Thursday, December 14, 2017

Sunday, July 30, 2017

Homemade Blackberry Liqueur and a Recipe for Blackberry Lime Spritzer

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While writing this post about this divine blackberry liqueur I made, it would be much more romantic to say my day was spent in the summer sun biking down an old dirt road with a pail of freshly picked blackberries dangling from my handlebars. Not so, but I did go foraging for blackberries at my neighborhood grocery store's berry sale. That doesn't diminish the fact that this lovely colored liqueur isn't bursting with  the flavors of summer. Had I known making blackberry liqueur was so easy, I wouldn't have wasted my time and money buying the hard to find Créme de Mûre.  Even if fresh blackberries aren't available, frozen ones can be used making this an all season project, just defrost the berries first. This recipe was adapted from Serious Eats, a great website for food and drink.

Homemade Blackberry Liqueur


2 cups blackberries, fresh or frozen (defrosted)
1 strip lime zest, white pith removed
3/4 cup brandy
1-1/4 cups vodka
1 cup simple syrup-recipe follows


Place the blackberries and lime zest in a sealable sterilized quart jar, muddle the mixture lightly to release the blackberry juices. Add brandy and vodka, then seal and turn upside down a few times to combine all the ingredients. Let steep for 3 days away from direct sunlight.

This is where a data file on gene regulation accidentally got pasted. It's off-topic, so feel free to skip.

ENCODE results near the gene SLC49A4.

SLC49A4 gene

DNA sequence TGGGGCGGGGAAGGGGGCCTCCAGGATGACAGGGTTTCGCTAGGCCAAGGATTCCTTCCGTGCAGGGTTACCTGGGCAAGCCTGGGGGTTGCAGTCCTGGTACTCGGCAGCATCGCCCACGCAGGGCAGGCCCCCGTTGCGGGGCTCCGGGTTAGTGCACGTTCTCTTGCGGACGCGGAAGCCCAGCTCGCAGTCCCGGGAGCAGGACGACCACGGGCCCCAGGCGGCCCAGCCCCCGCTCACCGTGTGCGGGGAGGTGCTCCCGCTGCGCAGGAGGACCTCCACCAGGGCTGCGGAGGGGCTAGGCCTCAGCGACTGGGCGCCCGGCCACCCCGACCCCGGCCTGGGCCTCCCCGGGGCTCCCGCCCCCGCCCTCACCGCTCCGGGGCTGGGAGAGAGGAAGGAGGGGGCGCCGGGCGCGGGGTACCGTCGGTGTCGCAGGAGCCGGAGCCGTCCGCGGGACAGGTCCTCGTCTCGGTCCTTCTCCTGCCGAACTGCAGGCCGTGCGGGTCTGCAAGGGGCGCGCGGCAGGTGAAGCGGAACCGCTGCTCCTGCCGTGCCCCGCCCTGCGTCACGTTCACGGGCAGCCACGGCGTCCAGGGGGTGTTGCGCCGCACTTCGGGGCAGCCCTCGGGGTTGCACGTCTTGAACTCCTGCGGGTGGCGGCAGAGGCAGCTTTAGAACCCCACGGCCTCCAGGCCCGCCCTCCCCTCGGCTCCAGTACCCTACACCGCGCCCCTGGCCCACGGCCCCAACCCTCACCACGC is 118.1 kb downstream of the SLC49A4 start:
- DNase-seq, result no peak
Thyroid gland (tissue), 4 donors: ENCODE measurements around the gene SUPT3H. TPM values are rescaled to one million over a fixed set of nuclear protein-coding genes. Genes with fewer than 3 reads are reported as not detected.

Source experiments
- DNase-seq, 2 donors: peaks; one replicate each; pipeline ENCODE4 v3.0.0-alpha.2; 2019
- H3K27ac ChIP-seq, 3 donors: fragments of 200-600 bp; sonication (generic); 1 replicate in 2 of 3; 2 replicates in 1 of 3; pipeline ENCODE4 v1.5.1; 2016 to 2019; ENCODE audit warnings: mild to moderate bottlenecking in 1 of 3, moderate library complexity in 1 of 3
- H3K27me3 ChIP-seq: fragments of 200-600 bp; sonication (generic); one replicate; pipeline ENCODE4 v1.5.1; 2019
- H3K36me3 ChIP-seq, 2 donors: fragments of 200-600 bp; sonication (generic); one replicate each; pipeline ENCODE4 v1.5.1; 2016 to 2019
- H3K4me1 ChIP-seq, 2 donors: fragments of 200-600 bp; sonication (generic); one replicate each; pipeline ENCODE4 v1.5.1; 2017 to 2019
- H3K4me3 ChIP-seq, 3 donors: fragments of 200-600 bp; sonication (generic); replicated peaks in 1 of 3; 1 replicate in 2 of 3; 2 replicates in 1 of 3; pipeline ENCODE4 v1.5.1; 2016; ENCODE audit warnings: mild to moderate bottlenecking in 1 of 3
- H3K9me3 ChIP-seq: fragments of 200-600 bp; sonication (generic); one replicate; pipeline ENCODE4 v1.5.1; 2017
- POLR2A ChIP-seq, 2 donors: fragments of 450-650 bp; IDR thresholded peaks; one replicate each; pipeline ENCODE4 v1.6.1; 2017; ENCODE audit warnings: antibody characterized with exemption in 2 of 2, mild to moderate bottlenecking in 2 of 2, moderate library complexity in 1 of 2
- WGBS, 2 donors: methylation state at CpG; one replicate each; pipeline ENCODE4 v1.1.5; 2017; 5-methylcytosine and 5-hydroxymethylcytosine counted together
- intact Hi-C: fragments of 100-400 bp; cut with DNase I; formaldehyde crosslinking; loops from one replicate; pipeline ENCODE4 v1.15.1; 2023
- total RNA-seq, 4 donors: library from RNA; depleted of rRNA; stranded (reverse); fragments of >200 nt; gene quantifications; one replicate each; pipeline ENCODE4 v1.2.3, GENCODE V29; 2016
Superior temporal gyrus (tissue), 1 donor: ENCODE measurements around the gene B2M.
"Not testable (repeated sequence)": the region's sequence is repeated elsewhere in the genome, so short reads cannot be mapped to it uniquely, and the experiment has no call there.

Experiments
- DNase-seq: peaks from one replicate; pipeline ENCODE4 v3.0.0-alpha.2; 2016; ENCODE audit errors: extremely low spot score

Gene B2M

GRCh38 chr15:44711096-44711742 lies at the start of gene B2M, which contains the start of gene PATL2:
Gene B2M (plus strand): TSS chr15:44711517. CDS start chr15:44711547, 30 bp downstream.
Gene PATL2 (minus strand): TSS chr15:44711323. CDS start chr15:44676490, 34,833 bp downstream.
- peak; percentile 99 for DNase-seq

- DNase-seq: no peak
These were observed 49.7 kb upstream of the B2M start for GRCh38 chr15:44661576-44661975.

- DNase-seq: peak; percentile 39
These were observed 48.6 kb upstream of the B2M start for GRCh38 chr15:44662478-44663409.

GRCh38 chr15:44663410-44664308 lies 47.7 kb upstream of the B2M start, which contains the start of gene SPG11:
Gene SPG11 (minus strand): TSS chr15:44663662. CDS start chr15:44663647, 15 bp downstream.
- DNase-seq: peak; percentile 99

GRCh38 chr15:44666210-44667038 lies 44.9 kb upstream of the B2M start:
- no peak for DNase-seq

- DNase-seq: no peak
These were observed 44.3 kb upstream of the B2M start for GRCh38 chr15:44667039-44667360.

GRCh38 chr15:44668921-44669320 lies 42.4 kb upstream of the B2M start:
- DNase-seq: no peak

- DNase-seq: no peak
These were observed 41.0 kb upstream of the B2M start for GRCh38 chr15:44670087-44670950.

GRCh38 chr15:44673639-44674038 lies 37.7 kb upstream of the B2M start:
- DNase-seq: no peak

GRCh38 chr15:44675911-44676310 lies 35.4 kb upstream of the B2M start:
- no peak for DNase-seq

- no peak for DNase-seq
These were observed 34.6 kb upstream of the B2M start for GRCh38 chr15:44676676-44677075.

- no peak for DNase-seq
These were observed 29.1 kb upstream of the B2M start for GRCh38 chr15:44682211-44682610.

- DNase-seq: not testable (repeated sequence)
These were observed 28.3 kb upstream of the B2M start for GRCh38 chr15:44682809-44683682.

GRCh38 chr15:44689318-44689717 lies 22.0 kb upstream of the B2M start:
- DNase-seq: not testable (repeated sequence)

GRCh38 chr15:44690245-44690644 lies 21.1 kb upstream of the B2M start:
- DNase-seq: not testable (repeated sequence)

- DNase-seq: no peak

Strain in a fine mesh strainer, pressing blackberries down to extract the juices. Next filter the mixture through a coffee filter or several layers of cheesecloth. This may take some time as it's a slow process. Discard the solids.

In a sterilized jar with a lid, combine the blackberry infusion and simple syrup-shake to mix. Let rest a day or so. Store in the refrigerator. for up to two months.

Simple Syrup


1 cup water
1 cup sugar


Combine the water and sugar in a saucepan over medium heat, stirring constantly, until sugar is dissolved. Cool before using. The syrup will keep in a sealed container in the refrigerator for up to 5 days. Makes about 1-1/2 cups.

To make the blackberry lime spritzer, combine 2 tablespoons of the blackberry liqueur, 1 teaspoon lime juice in a glass. Add sparkling water to the mixture. Serve over ice with a garnish of lime slices and fresh blackberries. I freeze a blackberry or two in an ice tray to use in this drink.

Please do not use images or text without my permission. 

Thursday, July 06, 2017

Nan-e-Barbari-Classic Flatbread

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The most ancient of bread is the flatbread, often called the "original bread". This bread was a crude mixture of grains  and water,  often cooked on hot stones by the nomadic tribes of long ago. Flattened dough cooked much faster than thicker dough and was easily carried from place to place. Somehow and it's not known when or how, but wild yeast spores got into the dough which caused the dough to lighten and rise. Imagine the delight! 

I am so thrilled with this bread that I have made it twice more since baking it for this blog post. Split and toasted, it's great with butter and jam! Also, split, filled with fresh mozzarella, dead ripe tomatoes, and fresh basil, the bread makes a delicious panini. The chewy texture and numerous holes remind me of ciabatta. And the recipes works so well in the dough cycle of my bread machine. Original recipe fromThe Hot Bread Kitchen Cookbook and adapted recipe from King Arthur Flour Baking-Nan-e-Barbari. My version adds a teaspoon of sugar to encourage the yeast. One more thing mention-after rising and prep for the oven, a flour/water glaze is brushed over the dough. This roomal or glaze gives the bread a crispy chewy crust reminiscent of a true barbari oven. I have not make this in my wood-fired oven, but that is my next project. I used a heated pizza stone is my conventional oven which I recommend.

1-2/3 cups lukewarm water (in winter, increase water to 1-3/4 cups)